Tiffany confronted the warehouse chain upon its confirmation that Costco was in fact using the Tiffany trademark to advertise its rings, and Costco immediately agreed to remove all signs displaying the Tiffany name.  But the conflict doesn’t end there.  Tiffany wants Costco to hand over the profits it received from falsely labeling rings as Tiffany.  Included in this, Tiffany demands compensation from the overall value of Costco’s fine jewelry department, which increased as a result of consumers believing Costco carried high-end products such as Tiffany rings.  Consumers were also led to conclude that the actual Costco rings were more valuable because they appeared identical to Tiffany rings next to them.  In fact however, they were identical rings, all made by Costco, none genuine Tiffany.  Further, Tiffany wants a court-ordered permanent injunction to prohibit Costco from ever again using the Tiffany trademark, for Costco to publicly admit wrongdoing in relation to their advertisement of the rings, and to personally contact anyone who had purchased a ring advertised as Tiffany to inform them that they had not, in fact, purchased a Tiffany ring.  In addition, Tiffany is reportedly seeking two-million dollars in punitive damages for each fake Tiffany ring sold, of which Tiffany believes there could be hundreds, or even thousands.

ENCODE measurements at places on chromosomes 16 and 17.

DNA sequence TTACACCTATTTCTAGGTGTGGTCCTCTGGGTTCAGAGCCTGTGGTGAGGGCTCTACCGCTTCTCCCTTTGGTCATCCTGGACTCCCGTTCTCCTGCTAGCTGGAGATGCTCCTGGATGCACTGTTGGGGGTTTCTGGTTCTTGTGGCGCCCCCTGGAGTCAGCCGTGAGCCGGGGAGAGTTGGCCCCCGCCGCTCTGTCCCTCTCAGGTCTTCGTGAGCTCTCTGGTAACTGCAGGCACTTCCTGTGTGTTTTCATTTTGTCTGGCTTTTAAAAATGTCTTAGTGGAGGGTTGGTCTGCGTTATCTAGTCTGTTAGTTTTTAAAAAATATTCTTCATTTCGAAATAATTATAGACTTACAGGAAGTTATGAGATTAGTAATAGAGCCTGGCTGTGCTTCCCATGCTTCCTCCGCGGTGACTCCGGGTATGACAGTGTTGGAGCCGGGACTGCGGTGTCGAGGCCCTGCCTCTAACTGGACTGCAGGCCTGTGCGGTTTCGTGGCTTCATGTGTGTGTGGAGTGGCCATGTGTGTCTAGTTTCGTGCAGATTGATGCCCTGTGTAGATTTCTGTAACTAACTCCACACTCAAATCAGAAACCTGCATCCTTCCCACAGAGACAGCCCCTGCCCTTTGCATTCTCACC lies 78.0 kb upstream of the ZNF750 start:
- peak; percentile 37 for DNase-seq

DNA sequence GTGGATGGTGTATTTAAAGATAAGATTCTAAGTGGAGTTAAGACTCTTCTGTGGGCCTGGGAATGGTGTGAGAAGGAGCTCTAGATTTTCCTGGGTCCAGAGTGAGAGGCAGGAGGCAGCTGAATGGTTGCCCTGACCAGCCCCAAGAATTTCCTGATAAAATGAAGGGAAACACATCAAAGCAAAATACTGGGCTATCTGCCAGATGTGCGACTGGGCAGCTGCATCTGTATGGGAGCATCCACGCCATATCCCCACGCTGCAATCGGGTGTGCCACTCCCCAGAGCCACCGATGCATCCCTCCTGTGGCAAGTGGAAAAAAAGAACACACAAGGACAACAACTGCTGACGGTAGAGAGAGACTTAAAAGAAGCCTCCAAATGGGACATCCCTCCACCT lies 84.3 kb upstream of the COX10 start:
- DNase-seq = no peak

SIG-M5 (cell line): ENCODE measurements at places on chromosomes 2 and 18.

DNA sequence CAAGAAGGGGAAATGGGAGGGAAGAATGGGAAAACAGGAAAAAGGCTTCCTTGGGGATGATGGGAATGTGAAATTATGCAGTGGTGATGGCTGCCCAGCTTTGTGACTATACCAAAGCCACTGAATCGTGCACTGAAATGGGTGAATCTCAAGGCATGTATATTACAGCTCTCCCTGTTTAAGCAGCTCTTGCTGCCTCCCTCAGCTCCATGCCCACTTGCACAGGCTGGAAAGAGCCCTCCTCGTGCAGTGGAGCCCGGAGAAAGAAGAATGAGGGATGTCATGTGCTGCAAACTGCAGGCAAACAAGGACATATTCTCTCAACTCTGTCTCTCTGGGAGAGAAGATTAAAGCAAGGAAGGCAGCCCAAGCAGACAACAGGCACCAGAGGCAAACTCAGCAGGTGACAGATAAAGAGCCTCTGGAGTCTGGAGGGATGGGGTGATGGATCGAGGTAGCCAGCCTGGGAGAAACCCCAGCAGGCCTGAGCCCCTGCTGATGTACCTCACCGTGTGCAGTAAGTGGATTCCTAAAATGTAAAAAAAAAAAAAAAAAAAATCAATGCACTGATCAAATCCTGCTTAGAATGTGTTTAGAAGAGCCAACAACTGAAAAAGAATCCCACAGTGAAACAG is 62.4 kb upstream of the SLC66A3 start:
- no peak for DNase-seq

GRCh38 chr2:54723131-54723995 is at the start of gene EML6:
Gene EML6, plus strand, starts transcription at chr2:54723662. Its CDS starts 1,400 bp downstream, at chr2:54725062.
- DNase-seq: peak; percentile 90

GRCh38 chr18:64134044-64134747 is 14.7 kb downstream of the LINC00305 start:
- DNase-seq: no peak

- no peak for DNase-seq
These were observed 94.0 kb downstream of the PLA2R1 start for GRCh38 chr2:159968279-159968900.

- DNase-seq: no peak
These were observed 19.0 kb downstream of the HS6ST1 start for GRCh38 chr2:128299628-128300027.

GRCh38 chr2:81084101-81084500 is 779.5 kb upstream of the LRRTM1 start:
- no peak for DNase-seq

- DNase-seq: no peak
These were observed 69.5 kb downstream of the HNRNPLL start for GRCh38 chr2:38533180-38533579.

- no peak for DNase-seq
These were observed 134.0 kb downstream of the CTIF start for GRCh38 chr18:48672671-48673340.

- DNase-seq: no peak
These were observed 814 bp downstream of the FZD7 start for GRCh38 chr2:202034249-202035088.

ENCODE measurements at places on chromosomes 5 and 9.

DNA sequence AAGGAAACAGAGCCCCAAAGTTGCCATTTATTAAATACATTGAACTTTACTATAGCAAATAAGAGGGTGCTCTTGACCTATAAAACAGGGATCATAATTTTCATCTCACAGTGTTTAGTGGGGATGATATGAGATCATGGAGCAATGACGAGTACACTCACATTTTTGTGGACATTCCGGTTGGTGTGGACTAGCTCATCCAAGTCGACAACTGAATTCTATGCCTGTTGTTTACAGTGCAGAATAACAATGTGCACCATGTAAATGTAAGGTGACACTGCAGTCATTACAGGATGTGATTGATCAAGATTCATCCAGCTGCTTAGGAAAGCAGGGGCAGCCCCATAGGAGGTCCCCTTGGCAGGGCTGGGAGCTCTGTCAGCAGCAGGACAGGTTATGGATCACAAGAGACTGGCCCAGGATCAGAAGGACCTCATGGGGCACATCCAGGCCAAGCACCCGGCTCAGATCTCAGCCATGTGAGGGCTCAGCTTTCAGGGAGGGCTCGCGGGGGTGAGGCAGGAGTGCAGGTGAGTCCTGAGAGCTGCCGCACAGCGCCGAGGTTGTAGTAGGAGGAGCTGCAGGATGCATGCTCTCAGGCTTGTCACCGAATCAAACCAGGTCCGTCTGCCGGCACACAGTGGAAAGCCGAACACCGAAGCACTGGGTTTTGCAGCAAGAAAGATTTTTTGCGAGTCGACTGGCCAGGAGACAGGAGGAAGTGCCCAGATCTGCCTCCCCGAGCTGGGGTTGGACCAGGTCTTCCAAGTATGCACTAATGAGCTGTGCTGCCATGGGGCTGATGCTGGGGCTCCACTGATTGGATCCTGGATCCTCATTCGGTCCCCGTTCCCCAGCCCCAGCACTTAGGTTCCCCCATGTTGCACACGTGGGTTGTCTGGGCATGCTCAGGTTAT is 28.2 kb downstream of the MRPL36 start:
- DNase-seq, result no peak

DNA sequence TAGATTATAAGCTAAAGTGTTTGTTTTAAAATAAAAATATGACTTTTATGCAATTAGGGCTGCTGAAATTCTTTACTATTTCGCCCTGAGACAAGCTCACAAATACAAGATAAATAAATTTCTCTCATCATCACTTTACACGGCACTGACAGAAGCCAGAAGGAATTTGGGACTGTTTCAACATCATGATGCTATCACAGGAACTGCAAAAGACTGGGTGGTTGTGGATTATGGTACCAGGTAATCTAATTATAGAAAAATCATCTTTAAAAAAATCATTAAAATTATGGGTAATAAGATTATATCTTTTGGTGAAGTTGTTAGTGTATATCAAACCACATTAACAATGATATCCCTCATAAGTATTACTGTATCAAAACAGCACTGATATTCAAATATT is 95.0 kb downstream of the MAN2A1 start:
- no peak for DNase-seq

This is not the first time high-end brands have entrenched themselves in a legal battle in order to get their products out of the wholesale warehouse chain.  In 2000, Calvin Klein sued its major licensor and manufacturer Warnaco Group, Inc. for selling Calvin Klein jeans to Costco without Calvin Klein’s consent.  The case ended in an undisclosed settlement, but today you can still find some Calvin Klein products on the Costco website.  In 2011, Omega S.A. (Omega), a Swiss manufacturer of high-end watches filed suit against Costco for selling Omega watches etched with a copyrighted globe design.  Omega argued Costco was in violation of the Copyright Act, which prohibited the importation of copyrighted goods without the consent of the copyright holder.  However, the etched globe design was implemented after Omega’s discovery of its watches being sold in Costco as a way to prevent further importation on a good that was otherwise not eligible for copyright protection.  The district court declared this an abuse of Omega’s copyright, and an attempt to “leverage it’s limited monopoly” to gain control of an area outside the scope of the copyright.

So why don’t these brands want to be associated with a hugely successful retailer like Costco?  The answer is the fear of brand dilution.  High-end products are known not only for their high quality, but also for their abilities to serve as status symbols for their consumers.  A large draw for consumers of luxurious brands is that the product communicates to others that the wearer is not an everyday average Joe, and that the wearer can afford expensive items that most other people cannot.  When that brand is then sold in Costco, at a drastically reduced price, the product is no longer exclusively for the wealthy consumer.  When Tiffany shows up in Costco, there’s suddenly a Tiffany ring for anyone’s budget, and the brand loses its stake as a unique luxury brand that only a select few can have.  The truth of this is seen even by the call that started this whole lawsuit.  A woman saw Tiffany products in a place like Costco, and went so far as to call the company to express her disappointment.  A brand like Tiffany does not belong in a Costco warehouse.